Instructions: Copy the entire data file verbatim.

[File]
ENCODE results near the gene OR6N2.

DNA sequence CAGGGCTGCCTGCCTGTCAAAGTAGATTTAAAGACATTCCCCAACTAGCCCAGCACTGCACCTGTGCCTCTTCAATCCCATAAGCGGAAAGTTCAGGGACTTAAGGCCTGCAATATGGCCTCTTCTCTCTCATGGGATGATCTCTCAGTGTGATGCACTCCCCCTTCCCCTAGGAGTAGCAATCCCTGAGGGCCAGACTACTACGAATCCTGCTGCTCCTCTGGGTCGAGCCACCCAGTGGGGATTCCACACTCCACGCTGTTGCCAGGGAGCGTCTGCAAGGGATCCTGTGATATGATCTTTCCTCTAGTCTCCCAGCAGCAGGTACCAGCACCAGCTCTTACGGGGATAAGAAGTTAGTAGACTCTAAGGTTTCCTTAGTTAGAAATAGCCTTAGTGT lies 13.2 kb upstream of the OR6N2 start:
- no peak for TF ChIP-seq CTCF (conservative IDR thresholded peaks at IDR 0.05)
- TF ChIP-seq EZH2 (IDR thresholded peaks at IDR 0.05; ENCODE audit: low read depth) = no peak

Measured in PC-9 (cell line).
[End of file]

ENCODE results near the gene OR6N2.

DNA sequence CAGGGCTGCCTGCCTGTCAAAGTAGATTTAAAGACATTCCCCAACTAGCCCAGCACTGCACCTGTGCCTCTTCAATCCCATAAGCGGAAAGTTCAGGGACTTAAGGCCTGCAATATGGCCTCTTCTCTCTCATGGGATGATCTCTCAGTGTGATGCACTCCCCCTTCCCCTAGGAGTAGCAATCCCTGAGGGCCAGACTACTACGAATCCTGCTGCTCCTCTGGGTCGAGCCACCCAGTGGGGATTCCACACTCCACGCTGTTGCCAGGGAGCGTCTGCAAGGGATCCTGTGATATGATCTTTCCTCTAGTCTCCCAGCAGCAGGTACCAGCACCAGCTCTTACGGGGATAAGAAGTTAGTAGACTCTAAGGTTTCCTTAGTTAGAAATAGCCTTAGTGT lies 13.2 kb upstream of the OR6N2 start:
- no peak for TF ChIP-seq CTCF (conservative IDR thresholded peaks at IDR 0.05)
- TF ChIP-seq EZH2 (IDR thresholded peaks at IDR 0.05; ENCODE audit: low read depth) = no peak

Measured in PC-9 (cell line).